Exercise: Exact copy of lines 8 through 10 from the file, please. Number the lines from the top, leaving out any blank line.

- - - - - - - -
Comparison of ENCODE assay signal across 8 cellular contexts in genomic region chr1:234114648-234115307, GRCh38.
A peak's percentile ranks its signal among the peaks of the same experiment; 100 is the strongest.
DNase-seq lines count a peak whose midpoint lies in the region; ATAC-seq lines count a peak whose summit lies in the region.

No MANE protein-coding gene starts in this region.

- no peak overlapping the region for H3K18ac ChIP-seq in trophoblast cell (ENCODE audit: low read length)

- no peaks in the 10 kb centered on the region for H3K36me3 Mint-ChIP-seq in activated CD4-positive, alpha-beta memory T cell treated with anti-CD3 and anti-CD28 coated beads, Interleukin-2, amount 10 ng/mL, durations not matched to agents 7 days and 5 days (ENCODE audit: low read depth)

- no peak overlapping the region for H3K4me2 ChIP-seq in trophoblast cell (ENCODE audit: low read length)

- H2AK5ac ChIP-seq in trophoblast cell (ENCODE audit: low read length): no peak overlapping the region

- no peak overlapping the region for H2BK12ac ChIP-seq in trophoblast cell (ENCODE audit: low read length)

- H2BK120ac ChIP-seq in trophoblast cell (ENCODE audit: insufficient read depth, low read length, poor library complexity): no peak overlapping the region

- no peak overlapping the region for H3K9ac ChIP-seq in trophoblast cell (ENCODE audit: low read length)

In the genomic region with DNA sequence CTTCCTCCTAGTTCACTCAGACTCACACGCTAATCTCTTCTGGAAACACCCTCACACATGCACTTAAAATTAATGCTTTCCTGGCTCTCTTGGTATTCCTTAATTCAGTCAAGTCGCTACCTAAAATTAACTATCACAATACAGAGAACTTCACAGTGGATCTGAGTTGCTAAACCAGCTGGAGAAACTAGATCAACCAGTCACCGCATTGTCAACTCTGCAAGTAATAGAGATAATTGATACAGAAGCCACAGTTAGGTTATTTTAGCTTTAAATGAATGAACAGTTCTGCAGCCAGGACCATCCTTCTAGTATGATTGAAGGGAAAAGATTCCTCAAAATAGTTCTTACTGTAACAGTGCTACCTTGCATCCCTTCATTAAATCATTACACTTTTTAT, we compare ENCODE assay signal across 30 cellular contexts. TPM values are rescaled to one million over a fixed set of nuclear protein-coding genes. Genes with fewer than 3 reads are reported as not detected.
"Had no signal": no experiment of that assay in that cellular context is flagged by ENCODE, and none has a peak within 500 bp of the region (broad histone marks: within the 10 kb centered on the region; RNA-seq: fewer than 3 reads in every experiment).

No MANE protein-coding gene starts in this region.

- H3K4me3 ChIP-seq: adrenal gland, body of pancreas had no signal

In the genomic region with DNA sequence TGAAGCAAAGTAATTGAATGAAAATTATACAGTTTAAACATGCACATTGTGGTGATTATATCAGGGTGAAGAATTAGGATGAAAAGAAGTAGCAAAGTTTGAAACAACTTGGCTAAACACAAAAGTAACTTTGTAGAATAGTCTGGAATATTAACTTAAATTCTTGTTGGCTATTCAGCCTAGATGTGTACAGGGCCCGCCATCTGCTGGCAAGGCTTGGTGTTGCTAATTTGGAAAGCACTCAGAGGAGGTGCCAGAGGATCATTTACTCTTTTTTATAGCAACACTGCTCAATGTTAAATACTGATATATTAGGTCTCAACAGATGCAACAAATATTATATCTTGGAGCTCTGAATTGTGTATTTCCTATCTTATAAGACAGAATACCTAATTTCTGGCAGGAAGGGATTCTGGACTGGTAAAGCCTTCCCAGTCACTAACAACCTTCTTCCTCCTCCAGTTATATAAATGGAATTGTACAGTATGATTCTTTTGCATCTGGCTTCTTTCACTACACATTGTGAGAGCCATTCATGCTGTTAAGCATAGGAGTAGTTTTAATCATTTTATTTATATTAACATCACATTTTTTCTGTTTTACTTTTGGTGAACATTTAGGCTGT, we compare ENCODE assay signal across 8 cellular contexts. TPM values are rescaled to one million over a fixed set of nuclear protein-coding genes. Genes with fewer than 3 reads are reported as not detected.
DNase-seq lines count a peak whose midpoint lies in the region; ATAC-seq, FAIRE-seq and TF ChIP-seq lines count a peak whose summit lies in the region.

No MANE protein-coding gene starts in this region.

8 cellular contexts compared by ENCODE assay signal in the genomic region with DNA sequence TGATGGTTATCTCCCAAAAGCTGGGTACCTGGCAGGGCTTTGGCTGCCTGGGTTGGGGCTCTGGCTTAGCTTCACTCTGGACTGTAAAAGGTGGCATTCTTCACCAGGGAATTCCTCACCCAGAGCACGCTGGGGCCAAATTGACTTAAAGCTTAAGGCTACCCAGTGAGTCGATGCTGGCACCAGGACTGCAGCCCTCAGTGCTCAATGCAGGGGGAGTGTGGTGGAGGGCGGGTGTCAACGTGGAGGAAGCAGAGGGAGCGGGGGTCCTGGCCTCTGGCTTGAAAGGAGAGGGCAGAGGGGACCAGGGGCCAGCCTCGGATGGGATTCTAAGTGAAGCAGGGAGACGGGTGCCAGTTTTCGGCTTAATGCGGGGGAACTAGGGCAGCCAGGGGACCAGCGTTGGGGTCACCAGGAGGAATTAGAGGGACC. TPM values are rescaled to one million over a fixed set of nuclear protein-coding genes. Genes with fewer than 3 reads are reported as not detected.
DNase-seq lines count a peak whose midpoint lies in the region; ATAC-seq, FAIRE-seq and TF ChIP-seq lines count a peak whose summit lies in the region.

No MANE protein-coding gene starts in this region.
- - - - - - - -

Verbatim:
- H2AK5ac ChIP-seq in trophoblast cell (ENCODE audit: low read length): no peak overlapping the region

- no peak overlapping the region for H2BK12ac ChIP-seq in trophoblast cell (ENCODE audit: low read length)

- H2BK120ac ChIP-seq in trophoblast cell (ENCODE audit: insufficient read depth, low read length, poor library complexity): no peak overlapping the region